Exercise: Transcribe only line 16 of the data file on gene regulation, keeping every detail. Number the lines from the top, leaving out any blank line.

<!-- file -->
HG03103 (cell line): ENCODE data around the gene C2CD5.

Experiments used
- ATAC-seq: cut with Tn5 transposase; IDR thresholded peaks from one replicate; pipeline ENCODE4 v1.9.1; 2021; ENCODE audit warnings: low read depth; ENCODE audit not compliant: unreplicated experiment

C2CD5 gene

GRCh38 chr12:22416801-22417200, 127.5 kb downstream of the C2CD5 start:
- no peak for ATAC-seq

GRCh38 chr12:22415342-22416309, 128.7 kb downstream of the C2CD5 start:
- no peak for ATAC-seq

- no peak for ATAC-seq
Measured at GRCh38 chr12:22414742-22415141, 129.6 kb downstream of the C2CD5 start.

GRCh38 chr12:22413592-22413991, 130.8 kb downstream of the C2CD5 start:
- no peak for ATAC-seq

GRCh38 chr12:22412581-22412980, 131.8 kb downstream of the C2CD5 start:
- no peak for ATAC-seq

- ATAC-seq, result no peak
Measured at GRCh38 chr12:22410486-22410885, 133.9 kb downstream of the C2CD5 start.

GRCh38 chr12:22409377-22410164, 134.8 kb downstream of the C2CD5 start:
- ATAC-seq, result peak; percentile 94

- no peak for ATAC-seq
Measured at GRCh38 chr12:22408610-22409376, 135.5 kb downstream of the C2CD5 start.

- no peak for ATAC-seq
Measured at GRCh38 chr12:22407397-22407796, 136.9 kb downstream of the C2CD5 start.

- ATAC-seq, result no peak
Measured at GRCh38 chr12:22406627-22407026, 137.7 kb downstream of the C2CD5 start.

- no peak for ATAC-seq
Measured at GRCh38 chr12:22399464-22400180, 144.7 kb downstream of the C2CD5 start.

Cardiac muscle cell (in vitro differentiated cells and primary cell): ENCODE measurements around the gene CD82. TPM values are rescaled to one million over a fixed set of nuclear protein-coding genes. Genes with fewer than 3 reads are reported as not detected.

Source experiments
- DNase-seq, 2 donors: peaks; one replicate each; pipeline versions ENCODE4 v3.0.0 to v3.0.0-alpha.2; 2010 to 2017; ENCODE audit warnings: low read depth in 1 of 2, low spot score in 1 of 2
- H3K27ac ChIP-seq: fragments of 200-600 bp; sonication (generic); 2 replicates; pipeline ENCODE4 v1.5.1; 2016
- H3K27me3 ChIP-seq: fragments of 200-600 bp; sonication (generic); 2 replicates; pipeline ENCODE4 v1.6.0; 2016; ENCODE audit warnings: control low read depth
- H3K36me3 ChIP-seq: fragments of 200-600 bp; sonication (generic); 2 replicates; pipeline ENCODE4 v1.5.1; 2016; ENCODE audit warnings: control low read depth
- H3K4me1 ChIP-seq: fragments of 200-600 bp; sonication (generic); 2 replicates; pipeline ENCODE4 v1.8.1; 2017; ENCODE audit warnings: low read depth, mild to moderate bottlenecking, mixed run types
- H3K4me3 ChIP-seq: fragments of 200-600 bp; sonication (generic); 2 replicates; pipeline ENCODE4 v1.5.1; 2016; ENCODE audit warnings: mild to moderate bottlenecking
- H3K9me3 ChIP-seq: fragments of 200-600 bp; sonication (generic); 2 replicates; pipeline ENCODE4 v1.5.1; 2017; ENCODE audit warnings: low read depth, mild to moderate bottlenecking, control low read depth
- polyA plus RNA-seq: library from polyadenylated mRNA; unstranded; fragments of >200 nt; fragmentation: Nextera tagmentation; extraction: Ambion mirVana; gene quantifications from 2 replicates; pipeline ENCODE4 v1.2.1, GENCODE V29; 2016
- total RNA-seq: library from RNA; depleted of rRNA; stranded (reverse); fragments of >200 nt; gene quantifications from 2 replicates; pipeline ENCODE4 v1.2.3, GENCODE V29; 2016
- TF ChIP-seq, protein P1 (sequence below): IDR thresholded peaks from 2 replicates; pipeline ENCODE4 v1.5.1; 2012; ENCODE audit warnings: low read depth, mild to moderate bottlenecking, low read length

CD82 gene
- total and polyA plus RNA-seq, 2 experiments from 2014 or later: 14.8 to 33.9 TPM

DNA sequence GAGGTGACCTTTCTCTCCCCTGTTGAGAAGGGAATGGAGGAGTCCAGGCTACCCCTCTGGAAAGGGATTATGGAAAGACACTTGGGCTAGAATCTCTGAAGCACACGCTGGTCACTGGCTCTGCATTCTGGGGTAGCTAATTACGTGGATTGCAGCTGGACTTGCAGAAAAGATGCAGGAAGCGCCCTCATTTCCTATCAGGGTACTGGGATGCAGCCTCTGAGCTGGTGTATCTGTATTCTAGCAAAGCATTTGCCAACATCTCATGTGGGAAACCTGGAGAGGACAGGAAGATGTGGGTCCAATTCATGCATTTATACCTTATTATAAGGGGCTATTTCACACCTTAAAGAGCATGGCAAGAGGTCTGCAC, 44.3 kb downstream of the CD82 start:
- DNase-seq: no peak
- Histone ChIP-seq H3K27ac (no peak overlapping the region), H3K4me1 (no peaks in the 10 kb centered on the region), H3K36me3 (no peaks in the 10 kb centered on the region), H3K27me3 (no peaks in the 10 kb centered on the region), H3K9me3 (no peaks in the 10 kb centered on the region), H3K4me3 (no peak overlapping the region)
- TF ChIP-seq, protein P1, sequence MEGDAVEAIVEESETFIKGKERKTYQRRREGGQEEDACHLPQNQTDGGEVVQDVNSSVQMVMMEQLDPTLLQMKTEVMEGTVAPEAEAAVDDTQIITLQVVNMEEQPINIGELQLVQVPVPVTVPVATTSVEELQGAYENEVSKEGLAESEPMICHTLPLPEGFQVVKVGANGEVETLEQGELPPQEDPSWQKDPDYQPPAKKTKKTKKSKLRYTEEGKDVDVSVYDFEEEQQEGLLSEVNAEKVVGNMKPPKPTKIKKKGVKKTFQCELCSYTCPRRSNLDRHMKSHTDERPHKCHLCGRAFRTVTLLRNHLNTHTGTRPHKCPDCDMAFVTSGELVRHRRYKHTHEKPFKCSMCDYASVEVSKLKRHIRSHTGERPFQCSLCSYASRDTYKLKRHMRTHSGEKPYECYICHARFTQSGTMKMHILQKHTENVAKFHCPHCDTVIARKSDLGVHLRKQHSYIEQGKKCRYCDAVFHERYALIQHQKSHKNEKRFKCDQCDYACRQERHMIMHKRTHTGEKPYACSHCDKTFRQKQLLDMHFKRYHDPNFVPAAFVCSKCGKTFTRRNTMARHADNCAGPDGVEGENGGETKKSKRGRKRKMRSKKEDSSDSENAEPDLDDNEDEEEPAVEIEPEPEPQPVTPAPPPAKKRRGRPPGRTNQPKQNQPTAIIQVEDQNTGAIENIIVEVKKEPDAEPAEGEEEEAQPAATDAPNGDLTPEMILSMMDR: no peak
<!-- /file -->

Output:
Measured at GRCh38 chr12:22410486-22410885, 133.9 kb downstream of the C2CD5 start.